There is one other benefit to this new way of managing our work. We have a lot of data about how our actions are received by our customers. For example, they fill out satisfaction surveys, or they buy our products, or they don’t buy our products, or they call us back, or they try and communicate with us via another channel. Their reaction enables us to build a network of customer journey states (say, where the customer is in a sales process), our response strategies (how we communicate with them and with what urgency), and the customer’s reaction to our strategies (do they buy or do they go quiet).

One decision we make (that is not considered a communication strategy, but it is), is how we resource a channel. We can staff higher or lower and we can, by extension, determine a de facto service standard. But our data tells us a lot about the appropriateness of this staffing level. If customers become more uncommunicative the longer they wait, we need to staff up and shorten our service standards. If they search for alternative channels to communicate with us, we likely need to shorten our service standards. If they give us poor satisfaction scores, then we need to shorten our service standards. Handle time and staffing is a service strategy.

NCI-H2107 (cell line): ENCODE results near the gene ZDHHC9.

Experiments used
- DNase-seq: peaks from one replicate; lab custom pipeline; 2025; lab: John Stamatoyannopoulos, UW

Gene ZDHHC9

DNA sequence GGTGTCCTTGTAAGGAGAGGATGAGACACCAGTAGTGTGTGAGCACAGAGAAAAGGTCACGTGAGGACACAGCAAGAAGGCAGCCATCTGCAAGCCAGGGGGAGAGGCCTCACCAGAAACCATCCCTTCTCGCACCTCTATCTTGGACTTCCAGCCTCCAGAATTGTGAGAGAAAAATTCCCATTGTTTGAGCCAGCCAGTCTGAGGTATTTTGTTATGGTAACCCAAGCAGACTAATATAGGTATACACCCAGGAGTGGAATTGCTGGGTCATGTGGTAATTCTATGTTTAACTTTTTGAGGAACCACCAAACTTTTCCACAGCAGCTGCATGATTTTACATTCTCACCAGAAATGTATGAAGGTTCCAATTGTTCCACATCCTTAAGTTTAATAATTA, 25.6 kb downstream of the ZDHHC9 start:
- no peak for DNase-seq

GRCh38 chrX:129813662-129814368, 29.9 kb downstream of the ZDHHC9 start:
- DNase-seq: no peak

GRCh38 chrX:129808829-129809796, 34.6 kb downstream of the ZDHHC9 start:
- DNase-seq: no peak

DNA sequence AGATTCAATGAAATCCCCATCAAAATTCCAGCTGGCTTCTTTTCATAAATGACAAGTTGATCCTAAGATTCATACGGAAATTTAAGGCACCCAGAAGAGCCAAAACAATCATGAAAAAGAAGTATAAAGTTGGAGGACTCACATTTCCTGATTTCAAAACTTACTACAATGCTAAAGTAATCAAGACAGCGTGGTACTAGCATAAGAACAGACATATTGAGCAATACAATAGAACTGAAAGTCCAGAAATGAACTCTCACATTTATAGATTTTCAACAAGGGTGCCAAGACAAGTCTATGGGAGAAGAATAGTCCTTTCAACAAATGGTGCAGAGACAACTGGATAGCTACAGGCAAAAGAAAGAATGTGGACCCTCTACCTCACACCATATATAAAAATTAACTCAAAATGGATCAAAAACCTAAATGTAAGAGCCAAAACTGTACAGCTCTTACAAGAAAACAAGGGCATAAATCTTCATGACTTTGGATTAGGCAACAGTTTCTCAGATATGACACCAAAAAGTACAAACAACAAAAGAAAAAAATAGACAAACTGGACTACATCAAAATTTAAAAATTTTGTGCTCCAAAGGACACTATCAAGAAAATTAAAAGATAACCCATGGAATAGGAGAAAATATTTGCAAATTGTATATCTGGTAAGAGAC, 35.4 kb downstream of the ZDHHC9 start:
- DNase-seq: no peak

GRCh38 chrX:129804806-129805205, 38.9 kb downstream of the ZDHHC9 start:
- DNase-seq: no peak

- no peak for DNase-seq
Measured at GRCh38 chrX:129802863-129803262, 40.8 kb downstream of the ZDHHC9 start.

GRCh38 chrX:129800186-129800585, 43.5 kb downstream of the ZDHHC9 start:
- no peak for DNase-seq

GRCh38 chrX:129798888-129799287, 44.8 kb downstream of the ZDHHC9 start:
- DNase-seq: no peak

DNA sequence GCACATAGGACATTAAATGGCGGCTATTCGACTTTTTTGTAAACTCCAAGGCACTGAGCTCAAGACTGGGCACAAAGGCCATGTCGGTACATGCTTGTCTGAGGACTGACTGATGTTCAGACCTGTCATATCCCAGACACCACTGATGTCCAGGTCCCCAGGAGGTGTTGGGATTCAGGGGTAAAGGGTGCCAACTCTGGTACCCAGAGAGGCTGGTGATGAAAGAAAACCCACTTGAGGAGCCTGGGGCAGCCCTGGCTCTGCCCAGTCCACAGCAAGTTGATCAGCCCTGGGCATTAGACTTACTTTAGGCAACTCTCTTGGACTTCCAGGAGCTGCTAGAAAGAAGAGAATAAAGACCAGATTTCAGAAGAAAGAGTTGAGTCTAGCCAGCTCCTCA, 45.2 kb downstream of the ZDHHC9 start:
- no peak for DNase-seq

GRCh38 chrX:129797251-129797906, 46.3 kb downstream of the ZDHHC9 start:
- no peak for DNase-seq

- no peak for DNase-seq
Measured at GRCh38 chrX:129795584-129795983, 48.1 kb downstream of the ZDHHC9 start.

But is it at all illogical that we should tailor this strategy to why customers are contacting us? Certainly, there are reasons our customers reach out that have higher value to us or to our customers than other reasons, and we should react quicker based upon why customers are emailing us, or which stage in the processing journey a customer is in. If the sentiment expressed in the email (AI can determine this) is urgent or harried, then we know that email should jump the queue.

That’s where automatically reading the email first helps. We can customize an email strategy to the reason our customers are contacting us and the email’s mood. Important emails go to the front, less important emails can wait. Let the computer sort out the routing — there is a future where we don’t need IT to do it for us.

Ric Kosiba, Ph.D. is a charter member of SWPP and vice president of Genesys Workforce Systems. He can be reached at or (410) 224-9883.

Bayu Wicaksono is the director of Operations Research and Modeling at Genesys.